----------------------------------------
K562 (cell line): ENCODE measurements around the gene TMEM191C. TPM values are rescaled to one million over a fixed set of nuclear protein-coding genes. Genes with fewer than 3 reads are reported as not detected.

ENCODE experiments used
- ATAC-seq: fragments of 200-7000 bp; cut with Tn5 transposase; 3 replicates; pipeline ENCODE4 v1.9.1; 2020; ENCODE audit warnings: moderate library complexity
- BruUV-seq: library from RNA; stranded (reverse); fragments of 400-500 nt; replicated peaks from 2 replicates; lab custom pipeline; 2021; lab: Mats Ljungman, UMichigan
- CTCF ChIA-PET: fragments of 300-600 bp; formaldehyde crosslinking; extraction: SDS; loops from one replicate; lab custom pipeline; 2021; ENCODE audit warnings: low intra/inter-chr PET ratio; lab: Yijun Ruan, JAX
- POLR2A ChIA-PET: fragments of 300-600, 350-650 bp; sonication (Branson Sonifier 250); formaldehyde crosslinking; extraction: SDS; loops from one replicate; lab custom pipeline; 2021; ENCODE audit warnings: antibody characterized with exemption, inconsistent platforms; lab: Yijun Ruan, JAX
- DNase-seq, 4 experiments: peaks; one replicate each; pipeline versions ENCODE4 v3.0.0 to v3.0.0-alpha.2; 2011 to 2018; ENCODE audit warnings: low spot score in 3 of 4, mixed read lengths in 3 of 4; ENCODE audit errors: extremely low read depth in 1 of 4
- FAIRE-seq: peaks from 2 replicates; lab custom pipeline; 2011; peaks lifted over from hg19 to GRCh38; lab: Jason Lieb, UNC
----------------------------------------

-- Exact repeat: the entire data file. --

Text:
K562 (cell line): ENCODE measurements around the gene TMEM191C. TPM values are rescaled to one million over a fixed set of nuclear protein-coding genes. Genes with fewer than 3 reads are reported as not detected.

ENCODE experiments used
- ATAC-seq: fragments of 200-7000 bp; cut with Tn5 transposase; 3 replicates; pipeline ENCODE4 v1.9.1; 2020; ENCODE audit warnings: moderate library complexity
- BruUV-seq: library from RNA; stranded (reverse); fragments of 400-500 nt; replicated peaks from 2 replicates; lab custom pipeline; 2021; lab: Mats Ljungman, UMichigan
- CTCF ChIA-PET: fragments of 300-600 bp; formaldehyde crosslinking; extraction: SDS; loops from one replicate; lab custom pipeline; 2021; ENCODE audit warnings: low intra/inter-chr PET ratio; lab: Yijun Ruan, JAX
- POLR2A ChIA-PET: fragments of 300-600, 350-650 bp; sonication (Branson Sonifier 250); formaldehyde crosslinking; extraction: SDS; loops from one replicate; lab custom pipeline; 2021; ENCODE audit warnings: antibody characterized with exemption, inconsistent platforms; lab: Yijun Ruan, JAX
- DNase-seq, 4 experiments: peaks; one replicate each; pipeline versions ENCODE4 v3.0.0 to v3.0.0-alpha.2; 2011 to 2018; ENCODE audit warnings: low spot score in 3 of 4, mixed read lengths in 3 of 4; ENCODE audit errors: extremely low read depth in 1 of 4
- FAIRE-seq: peaks from 2 replicates; lab custom pipeline; 2011; peaks lifted over from hg19 to GRCh38; lab: Jason Lieb, UNC